Edward Alden of the Council on Foreign Relations writes for Forbes magazine about the links between foreign policy and immigration regulations. He reminds us that the discussion is about more than unskilled or skilled workers in the US.
The CFR is a highly influential and secretive body. Some CFR alums, like Woodrow Wilson, have taken an internationalist tack in public, generating controversy from conservative quarters. I typically dislike secrecy, but Alden's words generally make sense, and I'm posting them here:
Are America's borders tight enough yet? Not nearly, judging from most of the political rhetoric. Yet just-released Census data shows that immigration to the U.S. plummeted last year, falling from an average of one million newcomers annually since 2000 to just over 500,000. Immigration from Asia fell particularly sharply.
While most of the decline is likely a result of the weakening economy, the numbers are the latest sign that in our determination to seal the borders against terrorists and illegal immigrants, the U.S. is inadvertently driving away some of the very people that have long been crucial to its economic success.
There is no question that our economy needs immigrants. Nearly half of this country's science and engineering Ph.Ds are foreign-born, most of whom came to the U.S. to study at top-flight universities that remain the envy of the world. Those who stayed here now occupy many of the senior research jobs at American multinationals. Others have started their own companies--some 40% of U.S. high-tech start-ups were launched by immigrants.
Attracting the best foreigners, however, has become much, much harder. The complaints take many forms. The most common is that the U.S. cap on visas for highly-skilled foreign workers, known as H-1Bs, is far too low. Lifting the restrictions has become caught up in the messy politics of immigration reform, so each spring we now have a mad scramble as companies try to win some of the coveted 85,000 visas that are granted each year.
This year, nearly half the 163,000 applications were turned down. Google, which was lucky to have only 90 of its 300 applicants rejected, said that while it hires mostly American citizens or permanent residents, "If we're to remain an innovative company--one that is creating jobs in the U.S. every day--we also need to hire exceptional candidates who happen to have been born elsewhere."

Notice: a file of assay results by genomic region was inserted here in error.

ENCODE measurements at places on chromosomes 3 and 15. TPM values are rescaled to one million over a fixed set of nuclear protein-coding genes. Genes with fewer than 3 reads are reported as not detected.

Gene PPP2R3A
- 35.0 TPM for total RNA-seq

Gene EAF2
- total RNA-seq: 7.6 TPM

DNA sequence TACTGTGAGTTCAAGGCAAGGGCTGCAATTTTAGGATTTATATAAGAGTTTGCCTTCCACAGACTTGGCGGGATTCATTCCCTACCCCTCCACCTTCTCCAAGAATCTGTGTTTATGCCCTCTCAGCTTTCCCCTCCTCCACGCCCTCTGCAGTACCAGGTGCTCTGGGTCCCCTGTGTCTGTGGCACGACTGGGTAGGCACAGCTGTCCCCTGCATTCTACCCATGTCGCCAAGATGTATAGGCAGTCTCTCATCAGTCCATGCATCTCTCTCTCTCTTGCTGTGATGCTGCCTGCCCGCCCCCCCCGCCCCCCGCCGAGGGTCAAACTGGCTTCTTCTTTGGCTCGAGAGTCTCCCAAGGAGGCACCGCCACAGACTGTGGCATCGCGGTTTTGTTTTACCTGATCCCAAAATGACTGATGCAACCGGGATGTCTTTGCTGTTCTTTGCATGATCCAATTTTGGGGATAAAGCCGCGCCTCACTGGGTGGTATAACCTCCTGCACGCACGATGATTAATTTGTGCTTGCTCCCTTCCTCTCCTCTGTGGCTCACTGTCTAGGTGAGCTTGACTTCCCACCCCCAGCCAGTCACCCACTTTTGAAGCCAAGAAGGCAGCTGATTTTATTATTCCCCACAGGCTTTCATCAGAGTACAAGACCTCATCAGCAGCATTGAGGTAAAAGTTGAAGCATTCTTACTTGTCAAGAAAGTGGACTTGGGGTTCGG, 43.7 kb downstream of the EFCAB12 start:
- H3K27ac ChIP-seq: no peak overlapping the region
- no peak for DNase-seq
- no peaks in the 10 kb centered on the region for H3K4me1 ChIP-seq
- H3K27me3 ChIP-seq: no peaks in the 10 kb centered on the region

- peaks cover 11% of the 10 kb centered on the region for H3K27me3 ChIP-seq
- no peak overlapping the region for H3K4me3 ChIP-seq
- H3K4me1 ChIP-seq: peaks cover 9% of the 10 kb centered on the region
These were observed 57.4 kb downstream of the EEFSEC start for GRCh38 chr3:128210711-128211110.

Microsoft caused ripples last year when it decided to build its new software development facility across the northern border in Vancouver because it couldn't hire the foreign engineers it wanted in Washington state due to visa caps.
But H-1Bs are only a small part of the issue. Many new measures have been put in place since 9/11 to try to keep terrorists out. Some were sensible and overdue and have created only minimal hassles; but others have been a major deterrent to those who want to travel, work or live here. Despite the weak dollar, overseas travel to the U.S. still remains considerably below its pre-9/11 levels, even as tourism has boomed around the world.
Take Brazil, for example. It has been one of the world's hottest economies and tourist travel to the U.S. should be growing. But it takes more than two months for a Brazilian just to schedule an interview for a U.S. visa, and even then he has to travel to Sao Paulo or Rio de Janeiro to be interviewed and fingerprinted at an American consulate. Not surprisingly, travel from Brazil to the U.S. plummeted after 9/11 and has not come close to recovering.
With the cash crunch that has pummeled Wall Street, firms are eyeing the huge pools of wealth in the Middle East. But many businessmen and government officials from Arab and Muslim countries say they will not travel to the U.S. because of the humiliation they face at our borders, which makes business deals inordinately difficult. The number of visas issued to Middle Eastern travelers today is just half of what it was before 9/11.
The U.S. should be increasingly attractive to foreign investors. However, in a survey earlier this year by the Council on State Governments, three-quarters of the state officials responsible for attracting investment said they had run into difficulties trying to get visas in a timely fashion for potential overseas investors.
There were many good reasons to strengthen U.S. border security after 9/11. When done right, it can help discourage illegal immigration and can be a vital line of defense against terrorists. But this country's strength has long come from offense, not defense--the offense that comes from relentless innovation that has allowed the U.S. to stay a step ahead of its economic and military competitors. Maintaining that strength requires keeping an open door to the most talented and ambitious people the world has to offer. As one business leader told me: "We are in the process of hollowing out our own economy in the name of security." And that will leave us much less secure.
Edward Alden is the Bernard L. Schwartz senior fellow at the Council on Foreign Relations, and the author of The Closing of the American Border: Terrorism, Immigration and Security Since 9/11, just published by HarperCollins.